These three words carry tremendous weight when spoken in a particular context. Think about it. When someone says they’re willing to do whatever it takes, believe me when I say things just got real! What they’re really saying, in essence, is there’s an achievement, a cause, or a goal that’s not just worthy of some of my energy, but if it requires it, can have all of my energy.
Athletes approach their most competitive games with this mindset of doing whatever it takes to win. Parents work multiple jobs doing whatever it takes to provide for their children. And less than two weeks ago, we observed hundreds of Black Friday shoppers doing whatever it takes, some even camping out in front of their favorite retail store for days, just to be the first in line when the doors opened. This whatever it takes mentality is prevalent in our culture, although often overlooked and undervalued.
Here’s a question for ya…is there a cause in your life for which you’re willing to do whatever it takes?
If you’re like me, one of the first thoughts that popped in your mind was either your family or closest friends. Good answer, good answer (pardon my Family Feud moment)!!! That’s kind of an obvious response, and though noble, it’s somewhat expected. My question is more focused on a cause that’s outside of your every day relationships, outside of your family and close-circle of friends. Is there something, a cause in your life for which you’re willing to do whatever it takes?
If you’re not sure, that’s okay!
Seriously, it’s okay if you’re still trying to figure it out. Most of us are, to be truthful. What we fail to realize is that we were all created to be a part of something BIGGER than us. A cause that is bigger than our names and our reputations. A cause where we’re partnering with God Himself, using our time, talents and treasure—doing whatever it takes.
For me, it’s been starting a church in the Perimeter area. I know you’re probably thinking, “You would say starting a church as the ideal cause right?” That’s definitely not what I’m saying. Churches are started all the time (thank God) and the last thing I’m trying to do (at 45 years old) is be a part of some fad/trend. I can assure you, I will not do whatever it takes just to be trendy! Yet, being a part of this young community of faith has been the cause that’s most gripped my heart over the last couple of years.
During the Christmas holidays of 2012, Tina and I made it known to our closest family and friends that we’d be leading a young church plant in the Perimeter area. We had no clarity of locale, mission or even a name. What we did have was a clear sense of burden for a dense and diverse area of Atlanta. Yes, we wanted to be in the Perimeter area and yes, we wanted to see a church planted in the Perimeter area. But the essence of our burden was to see a church planted that looked like the Perimeter area. For that burden, we’re willing to do whatever it takes.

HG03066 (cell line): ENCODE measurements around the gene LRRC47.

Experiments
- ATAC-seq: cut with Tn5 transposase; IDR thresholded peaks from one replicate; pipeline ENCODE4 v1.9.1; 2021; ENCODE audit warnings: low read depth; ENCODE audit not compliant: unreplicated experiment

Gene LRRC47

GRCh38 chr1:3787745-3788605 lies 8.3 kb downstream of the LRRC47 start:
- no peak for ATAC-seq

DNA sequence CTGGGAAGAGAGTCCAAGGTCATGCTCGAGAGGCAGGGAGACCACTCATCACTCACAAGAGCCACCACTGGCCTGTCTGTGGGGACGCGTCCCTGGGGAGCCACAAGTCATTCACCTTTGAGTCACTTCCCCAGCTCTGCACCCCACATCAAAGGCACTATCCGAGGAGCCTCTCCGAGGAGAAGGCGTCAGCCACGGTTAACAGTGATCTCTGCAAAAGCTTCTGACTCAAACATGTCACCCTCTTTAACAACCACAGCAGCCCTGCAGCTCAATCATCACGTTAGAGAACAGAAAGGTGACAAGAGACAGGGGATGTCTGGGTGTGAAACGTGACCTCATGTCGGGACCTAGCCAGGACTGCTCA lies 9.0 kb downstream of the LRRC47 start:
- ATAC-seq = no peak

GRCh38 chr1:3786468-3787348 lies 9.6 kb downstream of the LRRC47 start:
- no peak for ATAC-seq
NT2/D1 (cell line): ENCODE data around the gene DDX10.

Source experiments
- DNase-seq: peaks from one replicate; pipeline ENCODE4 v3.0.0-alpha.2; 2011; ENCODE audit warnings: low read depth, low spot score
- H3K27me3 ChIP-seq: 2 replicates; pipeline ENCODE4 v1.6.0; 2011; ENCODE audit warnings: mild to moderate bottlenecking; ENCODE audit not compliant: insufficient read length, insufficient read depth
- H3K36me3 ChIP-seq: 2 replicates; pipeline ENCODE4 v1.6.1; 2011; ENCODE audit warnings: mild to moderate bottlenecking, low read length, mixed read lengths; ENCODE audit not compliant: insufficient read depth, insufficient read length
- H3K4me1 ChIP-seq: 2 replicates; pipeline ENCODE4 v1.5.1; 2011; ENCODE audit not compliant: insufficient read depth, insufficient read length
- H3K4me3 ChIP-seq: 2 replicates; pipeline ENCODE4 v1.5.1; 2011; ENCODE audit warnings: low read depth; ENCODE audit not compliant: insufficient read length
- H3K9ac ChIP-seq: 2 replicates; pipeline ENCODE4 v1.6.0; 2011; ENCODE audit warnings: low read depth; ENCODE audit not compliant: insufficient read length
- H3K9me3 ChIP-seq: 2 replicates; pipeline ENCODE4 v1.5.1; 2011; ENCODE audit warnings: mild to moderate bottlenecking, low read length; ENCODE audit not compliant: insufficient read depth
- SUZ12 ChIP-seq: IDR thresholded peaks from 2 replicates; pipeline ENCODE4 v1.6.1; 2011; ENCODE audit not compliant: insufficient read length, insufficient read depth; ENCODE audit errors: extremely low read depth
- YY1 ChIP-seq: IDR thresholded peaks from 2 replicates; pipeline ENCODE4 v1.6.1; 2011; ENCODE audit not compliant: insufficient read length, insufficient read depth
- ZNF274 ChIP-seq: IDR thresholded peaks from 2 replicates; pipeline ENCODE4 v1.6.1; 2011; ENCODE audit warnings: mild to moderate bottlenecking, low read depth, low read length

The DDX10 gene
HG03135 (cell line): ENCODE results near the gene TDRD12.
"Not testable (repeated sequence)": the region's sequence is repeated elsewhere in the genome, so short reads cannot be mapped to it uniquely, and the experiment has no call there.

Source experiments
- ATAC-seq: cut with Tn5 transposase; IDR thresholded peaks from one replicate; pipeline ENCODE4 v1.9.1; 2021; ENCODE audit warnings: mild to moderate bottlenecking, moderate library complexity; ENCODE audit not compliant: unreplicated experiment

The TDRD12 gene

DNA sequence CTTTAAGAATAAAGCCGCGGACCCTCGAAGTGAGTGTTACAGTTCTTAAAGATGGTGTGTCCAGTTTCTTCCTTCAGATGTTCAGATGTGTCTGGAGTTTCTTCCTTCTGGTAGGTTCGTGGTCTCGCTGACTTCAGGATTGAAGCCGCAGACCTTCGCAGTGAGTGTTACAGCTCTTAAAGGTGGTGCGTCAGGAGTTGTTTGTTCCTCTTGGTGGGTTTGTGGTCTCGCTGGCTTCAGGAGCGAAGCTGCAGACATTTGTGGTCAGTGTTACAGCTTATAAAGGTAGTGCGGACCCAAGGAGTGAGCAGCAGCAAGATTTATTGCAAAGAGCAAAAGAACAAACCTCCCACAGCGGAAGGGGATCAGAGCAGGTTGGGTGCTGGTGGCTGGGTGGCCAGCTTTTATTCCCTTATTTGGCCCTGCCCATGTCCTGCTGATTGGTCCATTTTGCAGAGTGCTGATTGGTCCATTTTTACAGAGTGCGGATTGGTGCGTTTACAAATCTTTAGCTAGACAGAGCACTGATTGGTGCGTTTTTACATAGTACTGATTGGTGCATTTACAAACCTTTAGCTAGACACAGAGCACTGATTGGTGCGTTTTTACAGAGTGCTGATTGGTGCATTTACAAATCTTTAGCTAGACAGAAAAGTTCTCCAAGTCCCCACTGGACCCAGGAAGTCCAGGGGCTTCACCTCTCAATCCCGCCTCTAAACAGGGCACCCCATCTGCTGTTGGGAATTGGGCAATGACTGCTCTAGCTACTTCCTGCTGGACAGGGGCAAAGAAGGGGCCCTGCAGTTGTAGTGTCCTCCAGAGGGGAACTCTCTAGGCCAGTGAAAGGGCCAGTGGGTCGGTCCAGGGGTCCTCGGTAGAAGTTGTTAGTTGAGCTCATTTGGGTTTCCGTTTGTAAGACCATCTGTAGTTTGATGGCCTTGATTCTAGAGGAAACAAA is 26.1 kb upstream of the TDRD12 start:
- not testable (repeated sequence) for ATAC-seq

What do I mean by looked like the Perimeter area?
Well, I’m delighted you asked!
I mean exactly that—a church that resembled the diversity of the area (ethnically, generationally, socio-economically). Is that a jab at homogenous churches? Absolutely not! Frankly, a homogenous environment on Sunday mornings doesn’t best reflect the diversity of the Perimeter (Sandy Springs/Dunwoody) area. If you don’t believe me, pay the area a visit! Now if our goal was to simply create cool environments for the gospel on Sunday mornings, build up a following of people to call me “Pastor” and my wife, “First Lady” in order for us to feel more important, I might not feel as burdened to be diverse (LOL)! However, if we’re asking God to use the people of Perimeter Pointe to impact this area with the gospel, doesn’t it make sense for those individuals to remotely resemble the people they’re trying to reach? I’m just saying!
Sounds challenging right? Well, it’s definitely not easy—if that were the case, we would already see several diverse churches in the area. But, we do not! This is why we’re taking what I like to term a Luke 5 approach. What’s a Luke 5 approach you may ask? It’s the passage in Luke 5 (verses 17-26, to be exact) where Jesus heals the man who was paralyzed. Briefly, the approach is found in the four men, carrying the stretcher a paralyzed guy was on. They literally tore the roof off just to get their paralyzed friend to Jesus. The task before them wasn’t comfortable or easy. Yet, getting their friend to Jesus, knowing there was the potential of him being healed was a burden they were willing to do whatever it might take.
Therein lies our burden of being a part of a diverse family of faith: diverse ethnically, generationally, and socio-economically. Since there are thousands of un-churched and de-churched individuals who call Sandy Springs/Dunwoody home, this is a burden that’s bigger than all of us and is on God’s heart. No one person can do this alone. No one church can do this alone. Here’s how you can partner with us to fulfill our mission – pointing people to a growing relationship with Jesus Christ.
This Sunday, we will have our Christmas Offering, a time when we’re bringing an extravagant offering to God on Sunday morning (click HERE for more details). This is one way for us to accomplish three huge goals in fulfilling God’s mission for the Perimeter area, and we’d love for you to join us. In fact, I shared additional details in the message this past Sunday entitled, Whatever It Takes. We hope you’ll join us!